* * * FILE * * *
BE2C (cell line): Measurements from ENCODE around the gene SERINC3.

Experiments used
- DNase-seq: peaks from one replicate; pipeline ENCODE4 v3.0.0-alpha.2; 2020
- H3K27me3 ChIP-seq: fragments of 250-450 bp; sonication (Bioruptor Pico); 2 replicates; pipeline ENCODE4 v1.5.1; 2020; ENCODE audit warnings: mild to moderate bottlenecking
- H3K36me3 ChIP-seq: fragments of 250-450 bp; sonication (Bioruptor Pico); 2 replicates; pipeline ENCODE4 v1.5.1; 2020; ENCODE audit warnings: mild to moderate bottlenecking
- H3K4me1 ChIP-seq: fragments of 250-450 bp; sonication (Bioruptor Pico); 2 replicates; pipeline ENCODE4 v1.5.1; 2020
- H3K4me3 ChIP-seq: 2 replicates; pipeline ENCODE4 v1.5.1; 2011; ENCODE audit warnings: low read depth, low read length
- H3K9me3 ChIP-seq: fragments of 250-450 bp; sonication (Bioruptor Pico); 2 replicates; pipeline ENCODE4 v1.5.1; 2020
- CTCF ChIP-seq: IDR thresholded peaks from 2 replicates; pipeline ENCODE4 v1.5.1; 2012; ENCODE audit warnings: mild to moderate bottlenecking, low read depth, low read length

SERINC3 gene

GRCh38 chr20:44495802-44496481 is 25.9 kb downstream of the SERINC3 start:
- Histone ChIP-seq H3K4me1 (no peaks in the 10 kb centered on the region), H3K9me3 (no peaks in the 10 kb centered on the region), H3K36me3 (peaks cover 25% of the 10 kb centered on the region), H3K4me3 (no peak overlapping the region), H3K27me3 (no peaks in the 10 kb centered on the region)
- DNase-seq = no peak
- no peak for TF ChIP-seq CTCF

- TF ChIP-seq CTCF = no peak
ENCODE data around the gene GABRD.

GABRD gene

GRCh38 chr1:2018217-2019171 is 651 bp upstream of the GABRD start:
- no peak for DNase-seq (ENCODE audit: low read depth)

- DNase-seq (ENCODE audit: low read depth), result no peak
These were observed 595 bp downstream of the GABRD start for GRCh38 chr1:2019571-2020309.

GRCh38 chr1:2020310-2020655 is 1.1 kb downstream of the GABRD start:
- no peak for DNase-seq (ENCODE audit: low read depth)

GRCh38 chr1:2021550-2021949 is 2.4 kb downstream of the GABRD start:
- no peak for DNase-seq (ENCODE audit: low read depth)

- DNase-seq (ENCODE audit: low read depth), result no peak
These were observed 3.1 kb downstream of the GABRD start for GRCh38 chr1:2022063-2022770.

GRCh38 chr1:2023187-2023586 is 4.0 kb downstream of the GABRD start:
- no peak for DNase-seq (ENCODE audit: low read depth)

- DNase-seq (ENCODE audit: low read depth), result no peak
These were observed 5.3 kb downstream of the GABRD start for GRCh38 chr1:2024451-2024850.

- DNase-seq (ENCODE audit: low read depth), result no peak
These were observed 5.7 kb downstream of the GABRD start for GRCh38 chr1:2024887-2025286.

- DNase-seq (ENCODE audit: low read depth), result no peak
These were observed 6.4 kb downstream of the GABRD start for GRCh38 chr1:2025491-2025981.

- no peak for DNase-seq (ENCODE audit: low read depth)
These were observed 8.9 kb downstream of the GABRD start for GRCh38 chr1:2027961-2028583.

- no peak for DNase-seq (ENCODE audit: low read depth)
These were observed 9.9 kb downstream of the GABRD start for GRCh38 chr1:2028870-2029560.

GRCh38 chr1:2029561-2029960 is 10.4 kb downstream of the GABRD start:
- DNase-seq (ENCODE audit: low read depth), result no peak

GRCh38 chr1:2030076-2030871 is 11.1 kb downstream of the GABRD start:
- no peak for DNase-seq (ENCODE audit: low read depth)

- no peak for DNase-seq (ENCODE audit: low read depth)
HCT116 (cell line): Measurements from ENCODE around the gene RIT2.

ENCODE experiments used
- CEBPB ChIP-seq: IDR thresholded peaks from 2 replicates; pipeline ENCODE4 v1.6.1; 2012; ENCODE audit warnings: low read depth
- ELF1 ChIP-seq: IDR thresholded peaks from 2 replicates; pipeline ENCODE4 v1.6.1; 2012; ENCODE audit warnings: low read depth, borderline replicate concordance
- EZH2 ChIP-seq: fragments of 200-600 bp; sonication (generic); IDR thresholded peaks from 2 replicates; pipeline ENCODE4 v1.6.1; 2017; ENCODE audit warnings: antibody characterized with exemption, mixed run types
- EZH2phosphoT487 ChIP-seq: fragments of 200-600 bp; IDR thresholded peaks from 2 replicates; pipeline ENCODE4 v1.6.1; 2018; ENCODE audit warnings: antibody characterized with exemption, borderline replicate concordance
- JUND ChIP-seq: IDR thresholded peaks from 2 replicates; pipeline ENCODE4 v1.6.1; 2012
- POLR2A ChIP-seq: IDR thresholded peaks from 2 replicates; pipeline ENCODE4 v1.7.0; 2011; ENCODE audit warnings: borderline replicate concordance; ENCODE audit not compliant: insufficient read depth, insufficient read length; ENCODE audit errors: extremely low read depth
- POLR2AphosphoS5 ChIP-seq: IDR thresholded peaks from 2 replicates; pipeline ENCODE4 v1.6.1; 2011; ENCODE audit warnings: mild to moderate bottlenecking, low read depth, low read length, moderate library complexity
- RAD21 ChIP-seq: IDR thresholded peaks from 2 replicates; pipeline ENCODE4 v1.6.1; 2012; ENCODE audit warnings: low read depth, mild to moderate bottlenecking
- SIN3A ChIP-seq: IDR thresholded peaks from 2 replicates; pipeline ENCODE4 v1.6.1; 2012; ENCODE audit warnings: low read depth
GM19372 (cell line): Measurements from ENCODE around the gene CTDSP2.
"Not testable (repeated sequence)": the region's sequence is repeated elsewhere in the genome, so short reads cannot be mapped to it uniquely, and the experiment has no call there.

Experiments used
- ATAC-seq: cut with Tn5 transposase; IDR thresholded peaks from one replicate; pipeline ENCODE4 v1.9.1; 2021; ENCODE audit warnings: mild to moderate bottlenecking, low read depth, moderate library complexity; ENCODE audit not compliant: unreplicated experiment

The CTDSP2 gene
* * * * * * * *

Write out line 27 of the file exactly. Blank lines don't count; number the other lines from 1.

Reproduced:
These were observed 3.1 kb downstream of the GABRD start for GRCh38 chr1:2022063-2022770.